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Education

College Board Kicks Off Campaign to Get Education Into Election

By Alyson Klein — June 20, 2012 1 min read

Would seeing 857 desks just sitting on the National Mall in Washington, D.C., get your attention. The College Board is sure hoping so, especially if your name happens to be Barack Obama or Mitt Romney.

Today, the organization, which puts out the SAT and other standardized tests officially kicked off its campaign—"Don’t Forget Ed"—which is meant to draw attention to the lack of discussion of education in the presidential campaign. Those desks, which are clustered today on the Mall, are meant to represent the number of students who drop out of American schools every hour of every school day—serving as a reminder to the candidates and others about what’s at stake on this issue.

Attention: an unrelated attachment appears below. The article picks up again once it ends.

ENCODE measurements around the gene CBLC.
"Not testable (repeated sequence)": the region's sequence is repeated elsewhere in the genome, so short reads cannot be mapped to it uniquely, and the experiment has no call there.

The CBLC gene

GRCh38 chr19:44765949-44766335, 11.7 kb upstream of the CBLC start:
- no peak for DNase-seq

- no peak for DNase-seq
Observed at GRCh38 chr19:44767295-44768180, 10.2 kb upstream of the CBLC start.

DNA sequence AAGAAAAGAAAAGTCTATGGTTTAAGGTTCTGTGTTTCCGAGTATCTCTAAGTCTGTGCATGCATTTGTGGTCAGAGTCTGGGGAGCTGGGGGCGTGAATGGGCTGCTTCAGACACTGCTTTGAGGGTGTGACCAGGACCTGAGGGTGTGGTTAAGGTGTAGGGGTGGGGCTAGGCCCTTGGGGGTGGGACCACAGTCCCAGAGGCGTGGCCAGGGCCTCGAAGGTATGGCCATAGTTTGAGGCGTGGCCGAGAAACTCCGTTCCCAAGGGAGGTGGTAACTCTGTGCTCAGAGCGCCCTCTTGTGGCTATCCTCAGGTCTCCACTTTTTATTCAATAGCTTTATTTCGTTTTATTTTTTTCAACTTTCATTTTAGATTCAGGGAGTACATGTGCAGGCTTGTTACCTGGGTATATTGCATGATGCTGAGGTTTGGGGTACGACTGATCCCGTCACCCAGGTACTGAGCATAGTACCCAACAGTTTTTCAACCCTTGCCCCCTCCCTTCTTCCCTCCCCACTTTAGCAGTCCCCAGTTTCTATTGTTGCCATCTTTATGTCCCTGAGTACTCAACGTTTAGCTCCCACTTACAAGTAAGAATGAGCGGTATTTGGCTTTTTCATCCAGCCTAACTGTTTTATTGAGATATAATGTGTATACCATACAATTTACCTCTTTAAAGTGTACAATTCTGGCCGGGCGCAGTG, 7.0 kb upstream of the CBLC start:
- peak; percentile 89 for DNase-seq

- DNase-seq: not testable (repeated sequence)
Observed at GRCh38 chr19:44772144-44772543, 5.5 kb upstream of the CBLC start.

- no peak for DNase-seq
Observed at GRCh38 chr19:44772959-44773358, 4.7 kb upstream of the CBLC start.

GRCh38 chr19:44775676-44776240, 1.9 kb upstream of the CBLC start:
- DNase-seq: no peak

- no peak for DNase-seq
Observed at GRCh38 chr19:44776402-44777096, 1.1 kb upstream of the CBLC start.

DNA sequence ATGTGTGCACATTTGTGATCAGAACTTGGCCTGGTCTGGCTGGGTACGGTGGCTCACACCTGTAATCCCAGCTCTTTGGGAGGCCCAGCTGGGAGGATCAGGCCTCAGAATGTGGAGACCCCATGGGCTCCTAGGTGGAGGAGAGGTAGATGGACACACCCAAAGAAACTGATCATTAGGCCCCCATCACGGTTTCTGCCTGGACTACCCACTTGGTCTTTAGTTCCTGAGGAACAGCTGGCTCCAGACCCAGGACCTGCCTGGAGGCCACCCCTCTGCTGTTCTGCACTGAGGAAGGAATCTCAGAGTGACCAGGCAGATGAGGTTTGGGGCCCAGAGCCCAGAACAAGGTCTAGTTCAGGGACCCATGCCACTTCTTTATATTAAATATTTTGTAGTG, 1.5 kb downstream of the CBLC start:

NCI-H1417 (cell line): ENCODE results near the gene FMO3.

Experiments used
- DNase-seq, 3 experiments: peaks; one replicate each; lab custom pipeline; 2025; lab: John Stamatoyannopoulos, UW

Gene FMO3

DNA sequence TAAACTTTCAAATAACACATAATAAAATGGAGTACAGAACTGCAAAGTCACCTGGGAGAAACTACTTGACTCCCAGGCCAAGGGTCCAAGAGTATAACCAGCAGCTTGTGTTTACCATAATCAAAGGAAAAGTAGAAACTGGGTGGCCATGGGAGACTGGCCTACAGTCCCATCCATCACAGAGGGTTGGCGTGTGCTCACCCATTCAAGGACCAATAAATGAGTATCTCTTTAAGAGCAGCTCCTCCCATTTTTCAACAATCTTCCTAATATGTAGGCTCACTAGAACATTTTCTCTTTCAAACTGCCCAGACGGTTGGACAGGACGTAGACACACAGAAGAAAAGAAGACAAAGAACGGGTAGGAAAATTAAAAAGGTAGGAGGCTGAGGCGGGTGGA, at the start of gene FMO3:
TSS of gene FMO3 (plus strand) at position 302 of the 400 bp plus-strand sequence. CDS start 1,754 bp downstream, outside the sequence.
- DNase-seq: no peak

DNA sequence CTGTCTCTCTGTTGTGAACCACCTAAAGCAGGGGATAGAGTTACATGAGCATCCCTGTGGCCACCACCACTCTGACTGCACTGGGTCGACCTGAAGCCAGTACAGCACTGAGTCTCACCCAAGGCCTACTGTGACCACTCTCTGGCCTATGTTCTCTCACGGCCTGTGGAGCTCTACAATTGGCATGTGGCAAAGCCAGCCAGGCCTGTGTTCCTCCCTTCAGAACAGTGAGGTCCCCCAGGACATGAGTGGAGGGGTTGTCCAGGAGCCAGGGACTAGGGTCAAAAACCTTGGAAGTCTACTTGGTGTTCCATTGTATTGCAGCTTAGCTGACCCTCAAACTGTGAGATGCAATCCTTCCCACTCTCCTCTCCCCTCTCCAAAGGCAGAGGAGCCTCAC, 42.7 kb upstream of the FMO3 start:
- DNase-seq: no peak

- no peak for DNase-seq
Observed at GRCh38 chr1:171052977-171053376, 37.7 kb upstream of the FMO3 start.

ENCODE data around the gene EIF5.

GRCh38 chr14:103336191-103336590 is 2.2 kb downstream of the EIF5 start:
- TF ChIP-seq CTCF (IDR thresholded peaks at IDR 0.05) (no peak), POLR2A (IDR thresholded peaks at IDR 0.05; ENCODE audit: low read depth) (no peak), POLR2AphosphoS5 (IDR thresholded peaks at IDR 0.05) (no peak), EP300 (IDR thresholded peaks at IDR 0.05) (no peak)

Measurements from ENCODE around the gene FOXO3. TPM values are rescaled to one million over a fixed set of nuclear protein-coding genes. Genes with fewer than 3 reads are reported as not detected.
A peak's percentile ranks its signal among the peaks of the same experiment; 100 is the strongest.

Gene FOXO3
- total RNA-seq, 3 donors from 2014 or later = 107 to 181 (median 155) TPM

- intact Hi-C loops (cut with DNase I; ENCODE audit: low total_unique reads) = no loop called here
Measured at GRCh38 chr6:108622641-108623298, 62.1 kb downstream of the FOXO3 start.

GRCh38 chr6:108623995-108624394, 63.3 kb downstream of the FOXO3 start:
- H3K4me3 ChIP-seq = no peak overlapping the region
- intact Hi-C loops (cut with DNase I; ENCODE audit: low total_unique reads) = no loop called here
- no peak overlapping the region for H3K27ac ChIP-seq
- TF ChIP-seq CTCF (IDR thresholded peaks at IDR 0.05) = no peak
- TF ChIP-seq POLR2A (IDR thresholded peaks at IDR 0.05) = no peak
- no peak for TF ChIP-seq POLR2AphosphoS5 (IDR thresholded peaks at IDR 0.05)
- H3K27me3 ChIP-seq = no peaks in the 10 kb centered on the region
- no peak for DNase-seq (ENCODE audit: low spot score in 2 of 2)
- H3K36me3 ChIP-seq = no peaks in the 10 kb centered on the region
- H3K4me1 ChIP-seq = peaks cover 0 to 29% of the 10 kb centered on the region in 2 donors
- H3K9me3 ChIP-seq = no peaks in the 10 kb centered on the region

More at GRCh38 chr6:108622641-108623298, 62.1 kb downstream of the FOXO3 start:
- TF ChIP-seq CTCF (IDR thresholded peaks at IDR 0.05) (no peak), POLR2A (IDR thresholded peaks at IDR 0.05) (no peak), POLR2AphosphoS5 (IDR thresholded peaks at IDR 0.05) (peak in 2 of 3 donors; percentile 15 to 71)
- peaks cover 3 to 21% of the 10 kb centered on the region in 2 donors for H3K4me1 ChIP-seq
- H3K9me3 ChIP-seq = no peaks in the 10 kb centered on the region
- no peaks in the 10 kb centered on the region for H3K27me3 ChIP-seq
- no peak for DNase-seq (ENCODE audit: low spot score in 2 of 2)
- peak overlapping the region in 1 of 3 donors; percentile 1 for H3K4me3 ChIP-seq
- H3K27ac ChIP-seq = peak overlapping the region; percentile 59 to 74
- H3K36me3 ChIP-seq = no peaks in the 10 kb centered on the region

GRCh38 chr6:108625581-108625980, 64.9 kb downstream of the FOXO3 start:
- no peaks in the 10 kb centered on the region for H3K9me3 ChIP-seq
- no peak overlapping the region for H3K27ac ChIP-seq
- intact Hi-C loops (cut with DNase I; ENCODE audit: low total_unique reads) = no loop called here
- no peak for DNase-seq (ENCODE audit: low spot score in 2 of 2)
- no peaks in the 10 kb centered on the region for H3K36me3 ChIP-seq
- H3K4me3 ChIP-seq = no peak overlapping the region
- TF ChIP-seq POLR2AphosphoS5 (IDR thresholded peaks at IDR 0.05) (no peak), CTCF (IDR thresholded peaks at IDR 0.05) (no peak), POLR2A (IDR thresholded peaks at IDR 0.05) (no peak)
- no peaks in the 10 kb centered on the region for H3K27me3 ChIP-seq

That’s not all that “Don’t Forget Ed” has up its sleeve. They’ve now got a website up and running and are planning to present a petition to the candidates at the conventions, asking them to spend more time debating education. They’ve also produced a Public Service Announcement featuring New York’s former chancellor, Joel Klein, and a graduating high school senior. And they’re planning a social-media rally August 15, with folks participating on facebook and twitter.

This isn’t the first time, of course, that an outside, non-partisan group has tried to get more of a focus on education in a presidential campaign. The last group to try was ED in ‘08. Check out this report from the American Enterprise Institute, written by This Week in Education‘s Alexander Russo, to see how that effort went over.

Photo: Omarae Pena dismantles a public art installation of 857 empty school desks, representing the number of students nationwide who are dropping out every hour of every school day. The display was set up on the National Mall in Washington, D.C., on June 20. The College Board says it’s launching a national grassroots effort, beginning with this installation, to tell the candidates vying for the White House, “Don’t Forget Ed.” —Nicole Frugé/Education Week